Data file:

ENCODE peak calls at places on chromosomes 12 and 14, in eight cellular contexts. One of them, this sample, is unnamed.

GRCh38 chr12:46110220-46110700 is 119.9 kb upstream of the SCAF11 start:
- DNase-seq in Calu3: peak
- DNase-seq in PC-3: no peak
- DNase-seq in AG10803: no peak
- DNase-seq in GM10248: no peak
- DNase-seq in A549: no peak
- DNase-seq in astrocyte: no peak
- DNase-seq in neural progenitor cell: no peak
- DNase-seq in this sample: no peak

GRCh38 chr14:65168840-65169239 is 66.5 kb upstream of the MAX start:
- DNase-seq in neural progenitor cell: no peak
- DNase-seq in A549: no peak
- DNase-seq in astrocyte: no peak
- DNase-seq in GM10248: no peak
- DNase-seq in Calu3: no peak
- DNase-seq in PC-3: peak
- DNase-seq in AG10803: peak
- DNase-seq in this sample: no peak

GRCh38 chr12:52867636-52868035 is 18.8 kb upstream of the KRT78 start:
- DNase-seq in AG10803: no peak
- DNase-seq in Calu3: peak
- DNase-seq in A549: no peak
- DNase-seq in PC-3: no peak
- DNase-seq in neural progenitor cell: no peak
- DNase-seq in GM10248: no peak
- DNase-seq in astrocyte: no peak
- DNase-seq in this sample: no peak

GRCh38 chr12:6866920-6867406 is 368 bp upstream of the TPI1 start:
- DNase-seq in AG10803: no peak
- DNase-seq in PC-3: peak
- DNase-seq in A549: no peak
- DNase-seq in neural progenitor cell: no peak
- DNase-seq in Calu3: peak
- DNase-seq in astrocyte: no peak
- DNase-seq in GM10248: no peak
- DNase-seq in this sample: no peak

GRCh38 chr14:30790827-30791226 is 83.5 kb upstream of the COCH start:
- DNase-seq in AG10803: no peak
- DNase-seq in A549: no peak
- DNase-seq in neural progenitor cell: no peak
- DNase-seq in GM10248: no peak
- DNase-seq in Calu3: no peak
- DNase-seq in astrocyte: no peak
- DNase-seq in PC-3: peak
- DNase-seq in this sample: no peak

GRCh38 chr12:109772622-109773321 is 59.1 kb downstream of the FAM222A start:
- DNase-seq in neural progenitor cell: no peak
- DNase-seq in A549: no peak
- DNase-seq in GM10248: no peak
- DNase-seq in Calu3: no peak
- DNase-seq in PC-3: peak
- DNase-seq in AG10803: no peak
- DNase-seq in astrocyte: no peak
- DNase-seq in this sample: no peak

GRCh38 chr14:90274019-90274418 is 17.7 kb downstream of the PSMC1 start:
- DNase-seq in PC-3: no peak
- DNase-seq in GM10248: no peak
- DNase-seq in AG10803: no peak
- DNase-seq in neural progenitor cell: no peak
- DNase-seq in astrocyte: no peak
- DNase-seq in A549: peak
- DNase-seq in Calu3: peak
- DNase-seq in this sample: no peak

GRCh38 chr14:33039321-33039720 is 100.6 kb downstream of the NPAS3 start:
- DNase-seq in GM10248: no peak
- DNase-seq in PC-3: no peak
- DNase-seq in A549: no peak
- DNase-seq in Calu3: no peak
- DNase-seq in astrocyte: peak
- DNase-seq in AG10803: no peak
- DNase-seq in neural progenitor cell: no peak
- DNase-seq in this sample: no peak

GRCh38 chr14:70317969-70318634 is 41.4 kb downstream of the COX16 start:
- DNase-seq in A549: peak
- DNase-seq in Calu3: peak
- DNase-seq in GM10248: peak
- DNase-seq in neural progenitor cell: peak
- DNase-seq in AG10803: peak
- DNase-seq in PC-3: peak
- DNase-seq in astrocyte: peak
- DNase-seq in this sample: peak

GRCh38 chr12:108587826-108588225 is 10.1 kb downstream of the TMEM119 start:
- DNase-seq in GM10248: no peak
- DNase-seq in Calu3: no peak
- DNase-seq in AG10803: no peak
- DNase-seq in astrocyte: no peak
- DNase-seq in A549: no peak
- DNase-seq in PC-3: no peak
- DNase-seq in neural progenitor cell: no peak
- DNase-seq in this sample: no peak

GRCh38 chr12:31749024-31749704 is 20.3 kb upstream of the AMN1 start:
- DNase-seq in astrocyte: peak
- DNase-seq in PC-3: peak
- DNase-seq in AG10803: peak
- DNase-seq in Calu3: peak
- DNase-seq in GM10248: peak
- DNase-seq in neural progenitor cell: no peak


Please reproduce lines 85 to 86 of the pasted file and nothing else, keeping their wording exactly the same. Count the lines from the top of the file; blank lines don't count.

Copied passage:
- DNase-seq in Calu3: no peak
- DNase-seq in AG10803: no peak